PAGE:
6. Make Your Site Really Good Looking

Making your site attractive and user-friendly will not only help you retain visitors, it will also allow you to submit your site to CSS and design showcases, sites that are equally as impressive as Digg or Reddit in terms of traffic. Spend quality time on making your design amazing (or hire a great designer) and then submit it to every CSS gallery you can find, including ones that are not as popular yet. Chances are if a couple of them pick up your site, the others will follow, and you will see a drastic increase in day-to-day traffic (usually with a big spike initially).

7. If You Sell Something, Create an Affiliate Service

Creating an attractive affiliate program is like having access to an unlimited number of salesmen who will spread your product like a wildfire. There are many people who make a living off of affiliate marketing and there are a number of sites you can post your offer to. If your product is compelling, an affiliate program (with a competitive commission) can increase your sales exponentially with zero capital investment (you only pay if your product sells).

This is somewhat sleazy but can work wonders if you do it correctly. Find blogs that cover the same general topic of your website and leave insightful comments with a link back to your blog. While it will help your page ranking if you place the link in your body (creating a backlink), it is generally frowned upon. Placing your address in the ‘Website’ field will usually suffice, and leaving enough comments every day can generate a modest amount of traffic. This one is mainly about persistence, the more comments you make the better your chances are that someone will click through to your site.

9. Create Something Unrelated But Interesting

This is not one I typically use or recommend, as it is hard to come up with something interesting, however after seeing the success people like Matthew Inman have had with this tactic, I can’t help but recommend it. If you’re unfamiliar with his story, he created a dating website in 66.5 hours and eventually sold it to competitor after a few months. One of his tactics to get new users and traffic was to create random quizzes and market those instead of the dating website itself. Visitors would then share the quizzes and their results (via badges) with friends. While the quizzes were completely unrelated to the dating site, they created enough buzz and new users to allow him to sell the site.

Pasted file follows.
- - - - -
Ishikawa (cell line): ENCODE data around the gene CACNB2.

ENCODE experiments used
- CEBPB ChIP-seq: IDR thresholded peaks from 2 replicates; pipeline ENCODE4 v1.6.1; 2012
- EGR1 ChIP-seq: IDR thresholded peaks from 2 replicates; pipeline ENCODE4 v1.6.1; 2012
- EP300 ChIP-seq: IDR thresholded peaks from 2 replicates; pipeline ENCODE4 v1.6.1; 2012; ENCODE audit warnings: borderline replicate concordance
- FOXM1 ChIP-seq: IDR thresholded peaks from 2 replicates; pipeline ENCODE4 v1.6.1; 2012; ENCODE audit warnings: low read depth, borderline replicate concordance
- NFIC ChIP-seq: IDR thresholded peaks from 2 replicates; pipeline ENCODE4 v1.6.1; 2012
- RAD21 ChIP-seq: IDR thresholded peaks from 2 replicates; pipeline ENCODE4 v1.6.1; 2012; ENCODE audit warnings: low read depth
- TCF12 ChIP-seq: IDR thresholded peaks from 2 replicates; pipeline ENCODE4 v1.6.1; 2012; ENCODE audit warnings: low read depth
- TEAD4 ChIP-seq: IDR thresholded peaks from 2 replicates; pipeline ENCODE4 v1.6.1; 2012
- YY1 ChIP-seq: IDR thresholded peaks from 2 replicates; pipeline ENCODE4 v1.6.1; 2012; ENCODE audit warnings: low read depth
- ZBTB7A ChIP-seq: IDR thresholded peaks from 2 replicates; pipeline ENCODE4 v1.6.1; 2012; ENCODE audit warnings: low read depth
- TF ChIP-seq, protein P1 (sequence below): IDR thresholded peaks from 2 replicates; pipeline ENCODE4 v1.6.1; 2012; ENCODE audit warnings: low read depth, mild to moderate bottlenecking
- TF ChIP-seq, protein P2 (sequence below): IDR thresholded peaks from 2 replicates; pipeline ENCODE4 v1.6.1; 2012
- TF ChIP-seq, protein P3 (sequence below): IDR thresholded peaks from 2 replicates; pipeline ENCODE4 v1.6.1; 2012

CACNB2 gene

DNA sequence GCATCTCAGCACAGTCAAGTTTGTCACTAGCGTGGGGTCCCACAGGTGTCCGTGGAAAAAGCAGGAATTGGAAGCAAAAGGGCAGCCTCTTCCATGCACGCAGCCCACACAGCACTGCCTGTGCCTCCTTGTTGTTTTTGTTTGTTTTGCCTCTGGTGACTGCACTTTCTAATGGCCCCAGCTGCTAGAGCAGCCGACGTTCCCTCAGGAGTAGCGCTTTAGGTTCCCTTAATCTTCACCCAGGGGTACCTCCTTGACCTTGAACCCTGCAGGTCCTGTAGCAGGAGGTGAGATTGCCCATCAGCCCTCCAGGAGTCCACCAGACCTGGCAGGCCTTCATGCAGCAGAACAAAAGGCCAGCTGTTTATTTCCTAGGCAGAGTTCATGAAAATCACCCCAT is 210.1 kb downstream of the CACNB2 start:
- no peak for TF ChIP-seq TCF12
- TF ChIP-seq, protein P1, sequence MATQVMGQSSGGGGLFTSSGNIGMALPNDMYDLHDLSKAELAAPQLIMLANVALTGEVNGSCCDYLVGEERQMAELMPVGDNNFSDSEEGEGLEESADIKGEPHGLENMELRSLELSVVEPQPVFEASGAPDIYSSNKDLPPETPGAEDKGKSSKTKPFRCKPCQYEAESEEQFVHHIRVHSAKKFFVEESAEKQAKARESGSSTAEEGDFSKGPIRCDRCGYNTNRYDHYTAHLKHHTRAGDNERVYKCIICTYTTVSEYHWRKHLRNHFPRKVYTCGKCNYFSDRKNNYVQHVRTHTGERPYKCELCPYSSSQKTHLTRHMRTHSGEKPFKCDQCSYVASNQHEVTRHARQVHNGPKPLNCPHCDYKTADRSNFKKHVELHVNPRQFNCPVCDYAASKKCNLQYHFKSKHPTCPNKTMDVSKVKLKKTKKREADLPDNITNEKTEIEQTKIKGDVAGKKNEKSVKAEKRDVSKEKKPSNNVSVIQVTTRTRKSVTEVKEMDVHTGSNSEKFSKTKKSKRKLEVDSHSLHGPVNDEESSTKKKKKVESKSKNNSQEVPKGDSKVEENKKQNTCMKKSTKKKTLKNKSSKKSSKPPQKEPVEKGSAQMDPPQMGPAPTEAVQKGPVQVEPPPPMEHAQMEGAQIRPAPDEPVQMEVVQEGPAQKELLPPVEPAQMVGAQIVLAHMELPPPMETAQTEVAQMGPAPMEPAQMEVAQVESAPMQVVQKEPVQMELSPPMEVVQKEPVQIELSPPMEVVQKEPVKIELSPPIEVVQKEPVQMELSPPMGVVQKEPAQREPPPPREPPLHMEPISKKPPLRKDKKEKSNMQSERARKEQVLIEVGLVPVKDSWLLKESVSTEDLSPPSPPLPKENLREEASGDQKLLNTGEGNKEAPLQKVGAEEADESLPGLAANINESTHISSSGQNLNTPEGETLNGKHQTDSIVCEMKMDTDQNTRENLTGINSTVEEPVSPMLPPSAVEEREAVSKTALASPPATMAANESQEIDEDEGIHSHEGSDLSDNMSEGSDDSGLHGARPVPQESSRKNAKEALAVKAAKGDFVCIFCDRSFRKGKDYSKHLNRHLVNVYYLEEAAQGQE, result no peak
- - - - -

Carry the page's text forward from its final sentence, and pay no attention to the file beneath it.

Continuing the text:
If you can come up with something interesting, quirky and fun (even if it’s unrelated), this strategy is probably worth a shot!

10. Give Free Samples

If you’re selling a product or service, give it away for free to people with influence. If you’re a freelance web developer trying to break into the market, make a few websites for free (nonprofits are nice) or for really cheap. Ask for feedback and recommendations, then show them on your website and tell them to let their friends know about it. The key with this tactic is to build organic traffic, creating momentum from the ground up with even a small group of people.

11. Local News

The great thing about local news media is that they’re always looking for stories (often desperately), so the news of a local starting an interesting and innovative new online business can often be enough to get you in a newspaper or on TV. If you’re a college student, find a way to get into the school newspaper and push the fact that you’re a student trying to run a business. I’ve had a few projects appear in local media and while the effects were only modest in terms of traffic, they helped build a lot of local connections that came in use later on.

12. Partner Up

I’ve saved this for last mainly because I don’t have much experience with it, however I have friends who base their entire marketing plans around strategic partnerships. There are numerous reasons on why a partnership might be a good idea (creating a better product? share userbase?) and multiple ways the partnership is structured, so I won’t dive too deep into this tactic here.


Marketing your website doesn’t have to cost a fortune, if you’re on a budget you can still manage to build a following with a little work. The key to getting any of the above tactics is persistence, stick with it and you’re bound for success.

This article is a lot longer than my others - did you guys find it useful or too long? I tried to tie in my personal experiences but I’m not sure if you guys really care to hear them. Please leave some feedback if you can!